On the other hand Dutch poetry has a huge amount going for it and is well represented here with a two page introduction, twelve pages of poems and a two page review of a poetry collection. Poetry has to be the hardest style of literature to translate for not only does the translator have to manage the words but the flow of the words has to be right. The choice of poems is well done with a good mix of serious and lighthearted works with for me two stand outs from each of those categories. The excellent ‘My Skin’ by Dean Bowen is crying out to be read aloud, this is performance poetry written down and you can’t help reading it out loud to appreciate the rhythm of the words. on the other hand ‘Pitying the Reader’ by Menno Wigman will make any dedicated reader chuckle as we have all been there. I’ll just include the start of the poem here so you can see what I mean.

A book? From cover to cover? I lack the strength.
Even poetry – just thinking about it –
exhausts me now. I’ve overdosed on poems,
stare blindly at the pages of my books.
For many months I’ve had a reader’s block,

I’ve grown allergic to the alphabet.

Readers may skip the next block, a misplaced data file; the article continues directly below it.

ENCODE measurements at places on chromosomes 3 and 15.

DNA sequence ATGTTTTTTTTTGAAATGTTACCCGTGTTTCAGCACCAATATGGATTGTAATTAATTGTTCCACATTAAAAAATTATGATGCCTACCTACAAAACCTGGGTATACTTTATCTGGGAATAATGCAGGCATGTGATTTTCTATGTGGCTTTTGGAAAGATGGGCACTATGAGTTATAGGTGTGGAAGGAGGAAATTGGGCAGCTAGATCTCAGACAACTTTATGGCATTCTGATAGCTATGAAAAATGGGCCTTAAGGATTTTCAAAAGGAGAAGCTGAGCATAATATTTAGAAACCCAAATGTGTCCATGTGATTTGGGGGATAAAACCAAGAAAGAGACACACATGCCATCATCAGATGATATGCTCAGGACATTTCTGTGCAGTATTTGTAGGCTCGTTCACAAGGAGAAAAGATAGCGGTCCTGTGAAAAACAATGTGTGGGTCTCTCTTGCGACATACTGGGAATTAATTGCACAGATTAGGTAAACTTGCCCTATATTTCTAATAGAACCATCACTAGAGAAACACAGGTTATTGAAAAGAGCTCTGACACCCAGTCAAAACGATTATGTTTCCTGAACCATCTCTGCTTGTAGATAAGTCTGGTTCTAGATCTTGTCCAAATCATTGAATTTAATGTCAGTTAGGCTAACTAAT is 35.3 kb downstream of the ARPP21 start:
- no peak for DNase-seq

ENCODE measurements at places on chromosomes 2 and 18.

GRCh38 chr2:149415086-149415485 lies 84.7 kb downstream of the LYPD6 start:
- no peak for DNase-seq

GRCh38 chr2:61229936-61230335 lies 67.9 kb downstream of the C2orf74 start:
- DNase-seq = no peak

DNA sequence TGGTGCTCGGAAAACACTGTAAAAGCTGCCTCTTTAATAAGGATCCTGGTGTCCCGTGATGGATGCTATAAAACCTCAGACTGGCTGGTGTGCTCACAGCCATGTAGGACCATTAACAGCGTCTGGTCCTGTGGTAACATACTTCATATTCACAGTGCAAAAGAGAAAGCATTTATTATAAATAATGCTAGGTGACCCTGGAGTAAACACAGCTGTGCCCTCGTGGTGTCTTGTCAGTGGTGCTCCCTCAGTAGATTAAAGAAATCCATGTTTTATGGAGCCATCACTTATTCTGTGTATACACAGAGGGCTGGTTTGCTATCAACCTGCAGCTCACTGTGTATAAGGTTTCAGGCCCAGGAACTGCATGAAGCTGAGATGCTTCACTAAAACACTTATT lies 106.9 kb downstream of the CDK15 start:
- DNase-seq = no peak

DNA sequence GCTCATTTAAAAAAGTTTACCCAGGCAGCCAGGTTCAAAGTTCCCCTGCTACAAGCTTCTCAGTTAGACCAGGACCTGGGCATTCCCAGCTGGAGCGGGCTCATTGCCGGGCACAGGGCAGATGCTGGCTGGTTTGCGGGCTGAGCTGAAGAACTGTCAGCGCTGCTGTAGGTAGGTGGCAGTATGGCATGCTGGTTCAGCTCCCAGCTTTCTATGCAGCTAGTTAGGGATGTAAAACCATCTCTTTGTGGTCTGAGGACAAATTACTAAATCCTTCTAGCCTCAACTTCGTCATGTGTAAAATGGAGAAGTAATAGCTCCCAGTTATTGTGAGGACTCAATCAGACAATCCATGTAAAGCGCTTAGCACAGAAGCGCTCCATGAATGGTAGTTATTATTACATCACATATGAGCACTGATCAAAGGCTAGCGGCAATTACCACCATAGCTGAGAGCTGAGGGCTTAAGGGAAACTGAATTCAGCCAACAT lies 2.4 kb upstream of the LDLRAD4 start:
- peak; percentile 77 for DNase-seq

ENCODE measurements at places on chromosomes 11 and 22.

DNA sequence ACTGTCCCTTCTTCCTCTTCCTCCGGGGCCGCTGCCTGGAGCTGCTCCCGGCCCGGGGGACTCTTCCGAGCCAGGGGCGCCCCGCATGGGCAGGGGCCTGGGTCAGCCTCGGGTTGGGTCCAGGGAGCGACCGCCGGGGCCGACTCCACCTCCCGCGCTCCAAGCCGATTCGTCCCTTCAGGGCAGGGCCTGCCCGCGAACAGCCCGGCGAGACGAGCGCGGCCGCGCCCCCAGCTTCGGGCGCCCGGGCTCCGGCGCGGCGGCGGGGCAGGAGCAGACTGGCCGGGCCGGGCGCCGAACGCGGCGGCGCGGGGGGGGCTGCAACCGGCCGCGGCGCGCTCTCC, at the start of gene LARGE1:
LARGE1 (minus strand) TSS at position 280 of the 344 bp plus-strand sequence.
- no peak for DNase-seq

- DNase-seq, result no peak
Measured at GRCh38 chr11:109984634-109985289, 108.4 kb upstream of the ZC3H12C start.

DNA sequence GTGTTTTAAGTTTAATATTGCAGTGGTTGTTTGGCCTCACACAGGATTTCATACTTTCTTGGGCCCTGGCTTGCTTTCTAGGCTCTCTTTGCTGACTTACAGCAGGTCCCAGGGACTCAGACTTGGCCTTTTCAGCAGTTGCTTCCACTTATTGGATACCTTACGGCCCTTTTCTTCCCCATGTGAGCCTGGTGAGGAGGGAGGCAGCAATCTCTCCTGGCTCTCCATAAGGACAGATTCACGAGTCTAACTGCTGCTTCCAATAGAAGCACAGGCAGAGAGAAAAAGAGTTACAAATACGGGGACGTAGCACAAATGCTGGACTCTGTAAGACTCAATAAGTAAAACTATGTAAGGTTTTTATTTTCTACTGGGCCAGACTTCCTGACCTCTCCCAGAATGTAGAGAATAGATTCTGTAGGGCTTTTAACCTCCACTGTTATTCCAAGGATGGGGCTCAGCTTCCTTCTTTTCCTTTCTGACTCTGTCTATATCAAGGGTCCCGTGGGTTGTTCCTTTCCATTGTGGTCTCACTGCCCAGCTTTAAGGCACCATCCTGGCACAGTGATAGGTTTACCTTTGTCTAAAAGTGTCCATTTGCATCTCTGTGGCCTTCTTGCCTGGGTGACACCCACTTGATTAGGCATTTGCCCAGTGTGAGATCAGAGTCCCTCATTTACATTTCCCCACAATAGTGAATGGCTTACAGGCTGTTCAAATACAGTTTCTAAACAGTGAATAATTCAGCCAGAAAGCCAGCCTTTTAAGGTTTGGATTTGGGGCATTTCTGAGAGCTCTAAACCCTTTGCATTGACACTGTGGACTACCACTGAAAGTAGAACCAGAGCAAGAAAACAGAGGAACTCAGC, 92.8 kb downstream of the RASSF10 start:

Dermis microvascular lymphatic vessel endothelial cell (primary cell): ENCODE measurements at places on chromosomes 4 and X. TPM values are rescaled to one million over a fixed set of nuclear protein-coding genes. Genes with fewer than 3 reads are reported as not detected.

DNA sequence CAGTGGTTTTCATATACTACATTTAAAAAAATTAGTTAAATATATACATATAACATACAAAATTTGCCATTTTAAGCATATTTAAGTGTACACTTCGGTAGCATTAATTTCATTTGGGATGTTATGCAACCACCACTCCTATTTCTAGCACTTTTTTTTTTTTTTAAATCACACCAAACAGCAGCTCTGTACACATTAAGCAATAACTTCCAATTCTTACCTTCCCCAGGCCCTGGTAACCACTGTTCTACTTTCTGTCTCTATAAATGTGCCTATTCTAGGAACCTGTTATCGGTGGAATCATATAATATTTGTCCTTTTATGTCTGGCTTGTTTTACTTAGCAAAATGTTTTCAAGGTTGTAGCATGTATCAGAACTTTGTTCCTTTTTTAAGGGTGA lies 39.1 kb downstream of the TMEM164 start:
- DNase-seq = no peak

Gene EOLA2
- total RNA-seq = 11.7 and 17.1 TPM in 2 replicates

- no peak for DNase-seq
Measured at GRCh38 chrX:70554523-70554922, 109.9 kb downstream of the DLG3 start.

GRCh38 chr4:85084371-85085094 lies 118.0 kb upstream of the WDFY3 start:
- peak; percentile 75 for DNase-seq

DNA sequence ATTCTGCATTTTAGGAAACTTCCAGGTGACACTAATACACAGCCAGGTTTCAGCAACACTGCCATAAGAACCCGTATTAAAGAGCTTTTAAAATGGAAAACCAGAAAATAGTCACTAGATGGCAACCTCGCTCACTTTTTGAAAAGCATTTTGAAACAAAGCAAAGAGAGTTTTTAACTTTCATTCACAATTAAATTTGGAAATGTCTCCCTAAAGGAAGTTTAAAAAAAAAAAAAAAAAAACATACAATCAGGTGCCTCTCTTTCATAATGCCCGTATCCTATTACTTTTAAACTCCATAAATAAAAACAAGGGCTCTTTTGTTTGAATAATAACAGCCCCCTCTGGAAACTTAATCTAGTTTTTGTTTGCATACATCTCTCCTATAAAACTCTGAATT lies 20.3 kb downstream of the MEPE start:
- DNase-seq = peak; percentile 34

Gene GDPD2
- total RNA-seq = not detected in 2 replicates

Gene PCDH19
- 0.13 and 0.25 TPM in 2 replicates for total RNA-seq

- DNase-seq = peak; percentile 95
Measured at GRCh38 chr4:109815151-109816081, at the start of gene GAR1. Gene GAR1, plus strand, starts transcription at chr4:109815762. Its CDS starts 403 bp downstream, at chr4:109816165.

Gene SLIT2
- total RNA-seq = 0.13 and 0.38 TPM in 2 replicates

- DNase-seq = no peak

The articles by translators on their job and the problems and joys of translating were fascinating, there is so much crammed into this slim volume but now I need more, I will have to see if can get other volumes in the series.

The one criticism I have of this otherwise excellent publication is the choice of a grey font on a grey background for the majority of the pages, this is clearly done for aesthetic reasons rather than for the practical as it makes reading more than a few pages at a time very tiring.

The Flemish section which has a salmon pink background is not much better either.

I’m astigmatic so have enough problems distinguishing between letters without the heavily reduced contrast that this choice by an unthinking design team has come up with. It’s not enough to put me off reading but it is a problem and they really should drop the background shades to improve readability.

Professor Stewart’s Cabinet of Mathematical Curiosities – Ian Stewart

After a series of novels, time for something factual and an exercise for the brain. Ian Stewart was Professor of Mathematics at The University of Warwick when he wrote this book in 2008 and still holds that title although now Emeritus since he retired. He has written numerous books on mathematics, several of which I own so this was chosen as the first one I picked off the shelf, he was also the third person to write the recreational mathematics column for the periodical Scientific American, taking the reins from 1991 to 2001. This column was started by Martin Gardner back in 1956 and he wrote it until the mid 1980’s and this was the true start of my love of mathematics so it has been a pleasure over the years to have sat in a few bars with Ian and discuss maths and also to enjoy his very readable books.